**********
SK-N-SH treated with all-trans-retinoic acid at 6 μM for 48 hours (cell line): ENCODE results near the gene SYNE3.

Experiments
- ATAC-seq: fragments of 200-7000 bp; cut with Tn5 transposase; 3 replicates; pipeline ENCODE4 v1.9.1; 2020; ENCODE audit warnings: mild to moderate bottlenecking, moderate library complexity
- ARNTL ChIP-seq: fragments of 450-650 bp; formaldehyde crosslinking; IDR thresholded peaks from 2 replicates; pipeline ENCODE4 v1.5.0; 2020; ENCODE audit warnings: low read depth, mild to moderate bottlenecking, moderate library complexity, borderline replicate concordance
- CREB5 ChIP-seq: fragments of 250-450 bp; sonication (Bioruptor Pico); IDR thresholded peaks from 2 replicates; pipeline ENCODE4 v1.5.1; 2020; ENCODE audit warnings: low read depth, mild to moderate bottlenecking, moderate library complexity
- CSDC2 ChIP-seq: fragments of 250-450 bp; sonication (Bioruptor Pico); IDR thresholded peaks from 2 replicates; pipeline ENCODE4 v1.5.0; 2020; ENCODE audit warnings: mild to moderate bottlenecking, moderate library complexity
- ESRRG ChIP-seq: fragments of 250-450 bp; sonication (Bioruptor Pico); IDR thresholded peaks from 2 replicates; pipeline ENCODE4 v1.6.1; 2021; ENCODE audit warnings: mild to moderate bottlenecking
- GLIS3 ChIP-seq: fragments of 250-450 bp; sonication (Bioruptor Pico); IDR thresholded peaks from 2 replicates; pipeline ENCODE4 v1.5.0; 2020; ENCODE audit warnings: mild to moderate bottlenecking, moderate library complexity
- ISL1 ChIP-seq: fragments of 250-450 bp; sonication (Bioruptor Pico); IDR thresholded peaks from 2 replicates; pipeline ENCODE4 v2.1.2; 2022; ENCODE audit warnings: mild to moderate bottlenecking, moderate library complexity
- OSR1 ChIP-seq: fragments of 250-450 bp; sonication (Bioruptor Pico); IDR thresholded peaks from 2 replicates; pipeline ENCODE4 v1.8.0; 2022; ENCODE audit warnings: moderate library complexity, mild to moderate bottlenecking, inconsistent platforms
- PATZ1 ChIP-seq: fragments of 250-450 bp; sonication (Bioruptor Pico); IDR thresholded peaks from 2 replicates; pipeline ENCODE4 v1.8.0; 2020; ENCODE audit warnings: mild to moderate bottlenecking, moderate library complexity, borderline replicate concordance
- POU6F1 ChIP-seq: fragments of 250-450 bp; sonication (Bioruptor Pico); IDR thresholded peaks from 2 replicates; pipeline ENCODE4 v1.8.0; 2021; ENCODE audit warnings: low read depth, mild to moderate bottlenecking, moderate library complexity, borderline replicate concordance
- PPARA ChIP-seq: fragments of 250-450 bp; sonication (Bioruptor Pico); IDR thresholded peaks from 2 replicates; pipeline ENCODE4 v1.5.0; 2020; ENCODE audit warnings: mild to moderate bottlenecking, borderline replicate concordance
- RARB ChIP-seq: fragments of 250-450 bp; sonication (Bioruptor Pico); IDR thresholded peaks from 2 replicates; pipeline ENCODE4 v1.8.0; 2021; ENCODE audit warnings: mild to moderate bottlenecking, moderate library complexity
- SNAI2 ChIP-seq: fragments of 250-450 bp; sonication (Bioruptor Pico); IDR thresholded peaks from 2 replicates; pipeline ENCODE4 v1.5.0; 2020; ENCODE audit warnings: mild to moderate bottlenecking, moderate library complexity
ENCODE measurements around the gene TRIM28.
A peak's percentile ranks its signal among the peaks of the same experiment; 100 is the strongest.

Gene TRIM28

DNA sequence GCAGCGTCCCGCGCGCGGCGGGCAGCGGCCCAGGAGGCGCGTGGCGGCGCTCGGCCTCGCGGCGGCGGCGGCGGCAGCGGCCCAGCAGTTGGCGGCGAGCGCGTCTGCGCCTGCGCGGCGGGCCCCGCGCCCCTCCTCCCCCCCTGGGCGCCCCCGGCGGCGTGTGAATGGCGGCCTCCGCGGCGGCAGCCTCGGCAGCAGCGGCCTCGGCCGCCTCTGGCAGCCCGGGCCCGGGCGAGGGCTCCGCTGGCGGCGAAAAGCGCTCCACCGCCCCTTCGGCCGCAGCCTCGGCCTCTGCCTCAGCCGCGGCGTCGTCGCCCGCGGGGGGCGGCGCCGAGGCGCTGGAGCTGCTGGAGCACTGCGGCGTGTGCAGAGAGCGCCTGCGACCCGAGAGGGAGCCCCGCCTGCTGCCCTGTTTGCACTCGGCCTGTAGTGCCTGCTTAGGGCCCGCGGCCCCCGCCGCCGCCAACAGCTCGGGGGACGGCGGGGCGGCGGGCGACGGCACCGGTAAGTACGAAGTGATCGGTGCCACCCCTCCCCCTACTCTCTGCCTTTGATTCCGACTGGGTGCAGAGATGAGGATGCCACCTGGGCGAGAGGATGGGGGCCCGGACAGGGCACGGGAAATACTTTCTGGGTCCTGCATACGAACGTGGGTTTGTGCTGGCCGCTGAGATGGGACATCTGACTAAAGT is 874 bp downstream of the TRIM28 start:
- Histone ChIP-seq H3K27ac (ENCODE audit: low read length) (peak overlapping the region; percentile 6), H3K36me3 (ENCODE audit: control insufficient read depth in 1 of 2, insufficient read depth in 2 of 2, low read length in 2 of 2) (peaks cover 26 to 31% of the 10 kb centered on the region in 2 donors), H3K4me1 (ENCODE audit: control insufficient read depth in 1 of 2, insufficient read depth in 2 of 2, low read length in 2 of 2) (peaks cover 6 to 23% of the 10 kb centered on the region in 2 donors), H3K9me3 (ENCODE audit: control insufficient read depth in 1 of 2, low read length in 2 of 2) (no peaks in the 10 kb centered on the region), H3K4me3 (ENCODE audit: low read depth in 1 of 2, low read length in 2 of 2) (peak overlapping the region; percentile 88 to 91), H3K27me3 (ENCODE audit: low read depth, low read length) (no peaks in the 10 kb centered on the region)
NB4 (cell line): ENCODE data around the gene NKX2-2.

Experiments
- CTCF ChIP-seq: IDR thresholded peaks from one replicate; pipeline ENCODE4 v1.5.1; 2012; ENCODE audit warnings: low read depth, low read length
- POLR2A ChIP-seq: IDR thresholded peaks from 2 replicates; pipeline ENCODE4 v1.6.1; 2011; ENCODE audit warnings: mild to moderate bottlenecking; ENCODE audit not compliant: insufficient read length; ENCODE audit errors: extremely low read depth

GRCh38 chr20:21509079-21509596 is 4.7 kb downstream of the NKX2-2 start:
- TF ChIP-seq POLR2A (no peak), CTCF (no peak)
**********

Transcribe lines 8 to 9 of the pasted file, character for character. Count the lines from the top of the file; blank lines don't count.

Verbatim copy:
- GLIS3 ChIP-seq: fragments of 250-450 bp; sonication (Bioruptor Pico); IDR thresholded peaks from 2 replicates; pipeline ENCODE4 v1.5.0; 2020; ENCODE audit warnings: mild to moderate bottlenecking, moderate library complexity
- ISL1 ChIP-seq: fragments of 250-450 bp; sonication (Bioruptor Pico); IDR thresholded peaks from 2 replicates; pipeline ENCODE4 v2.1.2; 2022; ENCODE audit warnings: mild to moderate bottlenecking, moderate library complexity